Gödel’s incompleteness and consistency theorems elucidated with principles of abstraction levels, complementarity, and self-reference. (English)

Philos. Math. Educ. J. 27, 25 p., electronic only (2013).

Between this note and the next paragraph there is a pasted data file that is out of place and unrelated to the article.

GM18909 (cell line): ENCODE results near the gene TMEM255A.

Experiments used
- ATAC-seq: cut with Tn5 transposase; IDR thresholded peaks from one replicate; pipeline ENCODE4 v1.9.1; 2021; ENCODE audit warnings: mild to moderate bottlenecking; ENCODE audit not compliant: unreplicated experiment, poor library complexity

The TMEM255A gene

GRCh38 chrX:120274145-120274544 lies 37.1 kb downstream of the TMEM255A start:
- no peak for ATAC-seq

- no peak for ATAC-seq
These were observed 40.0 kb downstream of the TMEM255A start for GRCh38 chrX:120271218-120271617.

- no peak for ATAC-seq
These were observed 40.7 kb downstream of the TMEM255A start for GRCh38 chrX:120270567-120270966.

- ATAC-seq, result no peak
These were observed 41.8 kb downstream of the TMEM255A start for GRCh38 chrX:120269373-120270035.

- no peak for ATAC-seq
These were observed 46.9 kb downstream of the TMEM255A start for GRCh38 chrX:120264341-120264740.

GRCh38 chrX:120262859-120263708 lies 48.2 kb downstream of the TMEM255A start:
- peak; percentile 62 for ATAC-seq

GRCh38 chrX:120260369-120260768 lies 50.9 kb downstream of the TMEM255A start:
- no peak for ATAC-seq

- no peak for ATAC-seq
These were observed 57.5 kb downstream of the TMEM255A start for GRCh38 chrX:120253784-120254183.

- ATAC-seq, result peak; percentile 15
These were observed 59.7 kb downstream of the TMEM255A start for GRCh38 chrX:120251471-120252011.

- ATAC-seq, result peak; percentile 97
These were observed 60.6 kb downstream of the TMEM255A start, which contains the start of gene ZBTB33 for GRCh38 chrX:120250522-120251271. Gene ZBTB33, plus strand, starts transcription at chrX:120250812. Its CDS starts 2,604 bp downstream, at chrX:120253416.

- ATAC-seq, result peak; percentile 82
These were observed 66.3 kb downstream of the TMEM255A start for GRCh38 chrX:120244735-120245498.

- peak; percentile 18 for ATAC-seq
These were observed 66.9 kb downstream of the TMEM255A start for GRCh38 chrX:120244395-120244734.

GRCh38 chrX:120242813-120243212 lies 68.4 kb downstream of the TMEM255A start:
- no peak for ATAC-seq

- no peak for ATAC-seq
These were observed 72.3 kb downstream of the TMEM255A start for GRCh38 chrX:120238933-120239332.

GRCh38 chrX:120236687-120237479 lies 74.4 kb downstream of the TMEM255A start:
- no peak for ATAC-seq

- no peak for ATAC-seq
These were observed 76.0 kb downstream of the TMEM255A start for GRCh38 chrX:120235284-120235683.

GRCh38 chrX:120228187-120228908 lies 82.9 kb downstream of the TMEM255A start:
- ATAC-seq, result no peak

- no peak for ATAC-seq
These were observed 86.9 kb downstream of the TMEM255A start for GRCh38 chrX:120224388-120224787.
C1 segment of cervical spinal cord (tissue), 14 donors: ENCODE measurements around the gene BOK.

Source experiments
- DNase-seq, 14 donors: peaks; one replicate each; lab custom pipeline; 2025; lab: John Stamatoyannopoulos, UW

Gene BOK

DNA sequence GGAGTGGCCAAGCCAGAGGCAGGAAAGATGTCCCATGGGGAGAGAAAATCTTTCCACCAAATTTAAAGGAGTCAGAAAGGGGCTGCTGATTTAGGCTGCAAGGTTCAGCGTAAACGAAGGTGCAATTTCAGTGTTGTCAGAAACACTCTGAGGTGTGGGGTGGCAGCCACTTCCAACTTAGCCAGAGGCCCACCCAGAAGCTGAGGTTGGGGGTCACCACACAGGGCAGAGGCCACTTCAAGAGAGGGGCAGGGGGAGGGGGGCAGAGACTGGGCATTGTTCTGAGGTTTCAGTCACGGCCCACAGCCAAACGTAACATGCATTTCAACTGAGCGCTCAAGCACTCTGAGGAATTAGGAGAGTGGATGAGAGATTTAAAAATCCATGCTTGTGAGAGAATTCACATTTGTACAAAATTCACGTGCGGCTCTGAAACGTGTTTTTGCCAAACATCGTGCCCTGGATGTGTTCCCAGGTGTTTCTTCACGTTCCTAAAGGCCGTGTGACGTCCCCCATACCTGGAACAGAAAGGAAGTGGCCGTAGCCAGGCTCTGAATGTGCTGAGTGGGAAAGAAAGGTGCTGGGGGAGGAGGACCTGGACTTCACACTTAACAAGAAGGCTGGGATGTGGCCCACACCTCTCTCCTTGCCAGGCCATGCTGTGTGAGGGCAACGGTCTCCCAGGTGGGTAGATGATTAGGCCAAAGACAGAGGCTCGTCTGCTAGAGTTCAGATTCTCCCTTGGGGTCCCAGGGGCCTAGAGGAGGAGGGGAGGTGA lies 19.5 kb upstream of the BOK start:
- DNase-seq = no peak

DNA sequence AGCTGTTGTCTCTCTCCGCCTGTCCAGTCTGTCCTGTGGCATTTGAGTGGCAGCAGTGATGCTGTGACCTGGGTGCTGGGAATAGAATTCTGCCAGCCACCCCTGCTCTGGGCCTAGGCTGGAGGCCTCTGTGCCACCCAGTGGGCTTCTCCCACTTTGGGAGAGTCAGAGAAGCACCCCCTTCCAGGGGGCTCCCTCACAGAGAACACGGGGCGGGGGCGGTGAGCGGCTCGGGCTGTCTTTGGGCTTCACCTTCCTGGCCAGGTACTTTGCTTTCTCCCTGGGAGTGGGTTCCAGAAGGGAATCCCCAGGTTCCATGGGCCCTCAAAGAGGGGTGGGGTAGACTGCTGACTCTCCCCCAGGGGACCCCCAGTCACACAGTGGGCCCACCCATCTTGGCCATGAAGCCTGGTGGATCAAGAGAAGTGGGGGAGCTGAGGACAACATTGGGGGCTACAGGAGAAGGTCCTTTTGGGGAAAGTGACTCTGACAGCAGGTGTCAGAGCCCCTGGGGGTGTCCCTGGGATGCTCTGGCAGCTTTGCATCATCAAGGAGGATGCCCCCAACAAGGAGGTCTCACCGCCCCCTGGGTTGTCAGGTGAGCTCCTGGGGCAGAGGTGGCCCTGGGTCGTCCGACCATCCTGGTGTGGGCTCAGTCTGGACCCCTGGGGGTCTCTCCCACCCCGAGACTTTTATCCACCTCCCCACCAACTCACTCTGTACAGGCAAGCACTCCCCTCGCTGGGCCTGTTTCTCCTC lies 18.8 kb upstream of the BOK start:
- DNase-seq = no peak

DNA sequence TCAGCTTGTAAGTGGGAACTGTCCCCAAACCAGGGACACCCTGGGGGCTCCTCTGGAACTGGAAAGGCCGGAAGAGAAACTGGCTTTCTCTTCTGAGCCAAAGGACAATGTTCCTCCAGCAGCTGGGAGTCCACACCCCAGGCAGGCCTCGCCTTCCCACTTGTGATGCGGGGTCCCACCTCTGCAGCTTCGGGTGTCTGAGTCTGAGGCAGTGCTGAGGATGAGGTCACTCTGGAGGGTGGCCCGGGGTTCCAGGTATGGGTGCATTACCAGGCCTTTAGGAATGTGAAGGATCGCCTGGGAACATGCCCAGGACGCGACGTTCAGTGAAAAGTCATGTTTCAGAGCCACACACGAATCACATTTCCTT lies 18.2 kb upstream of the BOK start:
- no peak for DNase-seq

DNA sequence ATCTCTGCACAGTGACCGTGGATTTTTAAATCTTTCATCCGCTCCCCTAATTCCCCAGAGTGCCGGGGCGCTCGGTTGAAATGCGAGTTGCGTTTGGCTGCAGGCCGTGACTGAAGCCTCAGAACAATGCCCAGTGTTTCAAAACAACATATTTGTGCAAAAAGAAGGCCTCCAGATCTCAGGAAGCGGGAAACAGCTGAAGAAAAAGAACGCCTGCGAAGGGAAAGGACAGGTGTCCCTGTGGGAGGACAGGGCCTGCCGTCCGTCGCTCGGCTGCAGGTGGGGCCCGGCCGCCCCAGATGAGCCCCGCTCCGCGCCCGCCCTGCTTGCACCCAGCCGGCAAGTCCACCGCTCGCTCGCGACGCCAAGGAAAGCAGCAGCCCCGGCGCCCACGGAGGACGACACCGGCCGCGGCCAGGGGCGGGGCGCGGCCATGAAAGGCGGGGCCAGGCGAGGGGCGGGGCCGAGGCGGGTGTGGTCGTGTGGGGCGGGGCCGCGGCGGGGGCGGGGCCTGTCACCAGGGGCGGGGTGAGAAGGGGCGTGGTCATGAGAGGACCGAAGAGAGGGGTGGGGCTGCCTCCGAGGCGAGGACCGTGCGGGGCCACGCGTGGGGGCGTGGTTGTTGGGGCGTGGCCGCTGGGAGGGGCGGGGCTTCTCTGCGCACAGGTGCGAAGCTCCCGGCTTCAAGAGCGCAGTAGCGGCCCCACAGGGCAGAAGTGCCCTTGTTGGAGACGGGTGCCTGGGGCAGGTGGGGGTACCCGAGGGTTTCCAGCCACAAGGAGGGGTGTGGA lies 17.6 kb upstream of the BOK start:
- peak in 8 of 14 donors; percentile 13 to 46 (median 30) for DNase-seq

Summary: The question “What is a system?" can be asked and answered differently, but the fact that the question refers to a whole ‒ called a system ‒ remains. While formal engineering design and modeling languages describe system parts, the practice of systems engineering results when there is reference to holistic systems, often via self-reference. Self-reference creates the possibility of circular, paradoxical reasoning where multiple outcomes can occur. Conceptual structuring by abstraction levels with complementarity clarifies paradoxes without resort to strict hierarchical decomposition that nullifies complexity. Gödel’s Incompleteness and Inconsistency Theorems prove truths about formal languages that have the ability of self-reference, elucidating analogous relations among: informal natural language statements about systems, systems, and formal languages that describe systems. The goal of this work is to foster cognizance in system descriptions.